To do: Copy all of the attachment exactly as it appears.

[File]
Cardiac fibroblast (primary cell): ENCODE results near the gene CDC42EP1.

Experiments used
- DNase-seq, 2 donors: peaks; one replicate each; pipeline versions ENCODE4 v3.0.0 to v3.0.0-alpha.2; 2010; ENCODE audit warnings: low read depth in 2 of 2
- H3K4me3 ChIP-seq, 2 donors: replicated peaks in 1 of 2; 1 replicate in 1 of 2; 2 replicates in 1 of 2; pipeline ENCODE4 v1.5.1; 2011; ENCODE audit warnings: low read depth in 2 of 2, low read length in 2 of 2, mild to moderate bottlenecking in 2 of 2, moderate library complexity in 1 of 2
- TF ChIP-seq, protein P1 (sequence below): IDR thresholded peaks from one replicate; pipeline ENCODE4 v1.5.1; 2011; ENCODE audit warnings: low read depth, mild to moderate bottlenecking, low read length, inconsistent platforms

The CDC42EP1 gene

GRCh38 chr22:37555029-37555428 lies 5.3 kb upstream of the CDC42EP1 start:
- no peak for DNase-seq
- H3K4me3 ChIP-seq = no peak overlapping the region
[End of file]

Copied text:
Cardiac fibroblast (primary cell): ENCODE results near the gene CDC42EP1.

Experiments used
- DNase-seq, 2 donors: peaks; one replicate each; pipeline versions ENCODE4 v3.0.0 to v3.0.0-alpha.2; 2010; ENCODE audit warnings: low read depth in 2 of 2
- H3K4me3 ChIP-seq, 2 donors: replicated peaks in 1 of 2; 1 replicate in 1 of 2; 2 replicates in 1 of 2; pipeline ENCODE4 v1.5.1; 2011; ENCODE audit warnings: low read depth in 2 of 2, low read length in 2 of 2, mild to moderate bottlenecking in 2 of 2, moderate library complexity in 1 of 2
- TF ChIP-seq, protein P1 (sequence below): IDR thresholded peaks from one replicate; pipeline ENCODE4 v1.5.1; 2011; ENCODE audit warnings: low read depth, mild to moderate bottlenecking, low read length, inconsistent platforms

The CDC42EP1 gene

GRCh38 chr22:37555029-37555428 lies 5.3 kb upstream of the CDC42EP1 start:
- no peak for DNase-seq
- H3K4me3 ChIP-seq = no peak overlapping the region